This glossary reviews the meaning of some words used in "Chemotherapy
and You." It also explains some words related to chemotherapy that are
not mentioned in this booklet but that you may hear from your doctor or
Anticancer drugs or hormones given after surgery and/or radiation to help
prevent the cancer from coming back.
Having too few red blood cells. Symptoms of anemia include feeling tired,
weak, and short of breath.
A medicine that prevents or controls nausea and vomiting.
A term used to describe a tumor that is not cancerous.
Treatment to stimulate or restore the ability of the immune system to fight
infection and disease. Also called immunotherapy.
The number of red blood cells, white blood cells, and platelets in a sample
of blood. This is also called the complete blood count (CBC).
The inner, spongy tissue of bones where red blood cells, white blood cells.
A general name for more than 100 diseases in which abnormal cells grow
out of control; a malignant tumor.
A thin flexible tube through which fluids can enter or leave the body.
Central venous catheter:
A special thin, flexible tube placed in a large vein. It remains there
for as long as it is needed to deliver and withdraw fluids.
The use of drugs to treat cancer.
Threadlike bodies found in the nucleus, or center part, of a cell that
carry the information of heredity.
Medical research studies conducted with volunteers. Each study is designed
to answer scientific questions and to find better ways to prevent or treat
Substances that stimulate the producation of blood cells. Treatment with
colony-stimulating factors (CSF) can help the blood-forming tissue recover
from the effects of chemotherapy and radiation therapy. These include granulocyte
colony-stimulating factors (G-CSF) and granulocyte-macrophage colony-stimulating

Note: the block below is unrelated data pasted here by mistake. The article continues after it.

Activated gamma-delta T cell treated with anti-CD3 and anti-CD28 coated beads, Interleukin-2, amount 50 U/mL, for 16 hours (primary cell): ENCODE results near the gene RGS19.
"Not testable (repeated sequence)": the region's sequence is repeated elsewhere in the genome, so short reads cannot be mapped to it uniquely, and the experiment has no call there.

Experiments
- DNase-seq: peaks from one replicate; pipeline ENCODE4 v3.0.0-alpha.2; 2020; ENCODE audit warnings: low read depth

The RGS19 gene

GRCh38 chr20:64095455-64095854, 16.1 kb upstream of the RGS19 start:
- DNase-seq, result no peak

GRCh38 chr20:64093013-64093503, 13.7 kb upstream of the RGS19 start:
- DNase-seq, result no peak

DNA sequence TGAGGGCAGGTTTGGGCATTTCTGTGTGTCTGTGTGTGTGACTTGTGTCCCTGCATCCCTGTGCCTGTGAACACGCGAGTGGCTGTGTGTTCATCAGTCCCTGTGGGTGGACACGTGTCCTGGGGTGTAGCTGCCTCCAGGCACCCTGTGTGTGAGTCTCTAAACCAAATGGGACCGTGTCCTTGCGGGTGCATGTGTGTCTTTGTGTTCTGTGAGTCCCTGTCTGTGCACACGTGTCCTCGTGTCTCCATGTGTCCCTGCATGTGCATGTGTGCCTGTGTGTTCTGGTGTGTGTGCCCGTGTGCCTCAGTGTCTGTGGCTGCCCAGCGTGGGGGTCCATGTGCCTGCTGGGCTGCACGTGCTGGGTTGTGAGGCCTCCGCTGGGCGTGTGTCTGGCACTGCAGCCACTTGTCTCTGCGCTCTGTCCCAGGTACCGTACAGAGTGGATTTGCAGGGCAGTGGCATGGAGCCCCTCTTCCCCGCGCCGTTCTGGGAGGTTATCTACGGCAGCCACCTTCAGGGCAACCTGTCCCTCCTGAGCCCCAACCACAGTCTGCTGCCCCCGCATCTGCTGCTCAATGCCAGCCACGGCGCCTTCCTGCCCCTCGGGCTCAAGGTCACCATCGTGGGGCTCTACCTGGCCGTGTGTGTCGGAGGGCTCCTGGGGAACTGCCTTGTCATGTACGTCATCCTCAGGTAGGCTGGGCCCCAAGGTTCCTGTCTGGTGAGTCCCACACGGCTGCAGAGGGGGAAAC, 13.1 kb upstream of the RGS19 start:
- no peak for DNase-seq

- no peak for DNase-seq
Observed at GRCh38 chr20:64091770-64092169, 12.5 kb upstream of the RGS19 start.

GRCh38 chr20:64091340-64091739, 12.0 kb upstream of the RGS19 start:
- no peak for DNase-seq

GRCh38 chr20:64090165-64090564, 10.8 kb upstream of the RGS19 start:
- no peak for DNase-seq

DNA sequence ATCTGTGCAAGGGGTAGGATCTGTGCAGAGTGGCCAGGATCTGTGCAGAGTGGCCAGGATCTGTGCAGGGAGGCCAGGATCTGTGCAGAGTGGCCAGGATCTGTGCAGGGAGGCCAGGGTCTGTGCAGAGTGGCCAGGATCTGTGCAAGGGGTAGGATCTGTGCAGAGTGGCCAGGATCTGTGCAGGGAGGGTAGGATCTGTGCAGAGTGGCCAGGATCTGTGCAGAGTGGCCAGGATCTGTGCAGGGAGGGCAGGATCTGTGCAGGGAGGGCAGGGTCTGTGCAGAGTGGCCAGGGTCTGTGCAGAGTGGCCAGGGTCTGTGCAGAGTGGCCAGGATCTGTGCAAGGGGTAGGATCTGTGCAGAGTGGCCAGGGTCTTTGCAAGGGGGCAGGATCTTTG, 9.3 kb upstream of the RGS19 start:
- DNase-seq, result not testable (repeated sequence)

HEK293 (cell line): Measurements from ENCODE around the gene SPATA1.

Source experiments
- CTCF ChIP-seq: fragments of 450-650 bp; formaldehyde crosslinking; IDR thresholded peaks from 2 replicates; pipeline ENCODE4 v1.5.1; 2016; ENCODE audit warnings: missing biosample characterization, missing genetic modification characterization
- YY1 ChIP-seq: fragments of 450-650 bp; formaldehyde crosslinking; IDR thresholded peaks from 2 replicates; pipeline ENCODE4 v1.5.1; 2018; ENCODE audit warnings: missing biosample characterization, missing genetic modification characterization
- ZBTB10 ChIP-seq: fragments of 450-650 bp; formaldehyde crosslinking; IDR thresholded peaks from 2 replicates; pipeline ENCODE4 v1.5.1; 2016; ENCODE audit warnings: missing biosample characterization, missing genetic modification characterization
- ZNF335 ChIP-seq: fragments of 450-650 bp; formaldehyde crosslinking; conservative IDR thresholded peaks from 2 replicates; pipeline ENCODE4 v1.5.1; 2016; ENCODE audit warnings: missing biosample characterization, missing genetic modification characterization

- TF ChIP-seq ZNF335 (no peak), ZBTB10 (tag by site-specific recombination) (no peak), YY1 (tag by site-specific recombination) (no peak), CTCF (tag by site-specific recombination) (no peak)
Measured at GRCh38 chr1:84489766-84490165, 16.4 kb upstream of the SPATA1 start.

The use of more than one drug to treat cancer.
Drugs that help the body get rid of excess water and salt.
Having to do with the digestive tract, which includes the mouth, esophagus,
stomach, and intestines.
Natural substances released by an organ that can influence the function
of other organs in the body.
Slow and/or prolonged intravenous delivery of a drug or fluids.
Using a syringe and needle to push fluids or drugs into the body; often
called a "shot."
Into an artery.
Into a cavity, or space, specifically the abdomen, pelvis, or the chest.
Into the cancerous area in the skin.
Into a muscle.
Into the spinal fluid.
Into a vein.
Used to describe a cancerous tumor.
When cancer cells break away from their original site and spread to other
parts of the body.
Treatment to relieve, rather than cure, symptoms caused by cancer. Palliative
care can help people live more comfortably.
A condition of the nervous system that usually begins in the hands and/or
feet with symptoms of numbness, tingling, burning and/or weakness. Can
be caused by certain anticancer drugs.
Per os (PO):
By mouth, orally.
Special blood cells that help stop bleeding.
A small plastic or metal container surgically placed under the skin and
attached to a central venous catheter inside the body. Blood and fluids
can enter or leave the body through the port using a special needle.
Cancer treatment with radiation (high-energy rays).
Red blood cells:
Cells that supply oxygen to tissues throughout the body.
The disappearance of signs and symptoms of disease.
Sores on the inside lining of the mouth.
Subcutaneous (SQ or SC):
Under the skin.
An abnormal growth of cells or tissues. Tumors may be benign (non- cancerous)
or malignant (cancerous).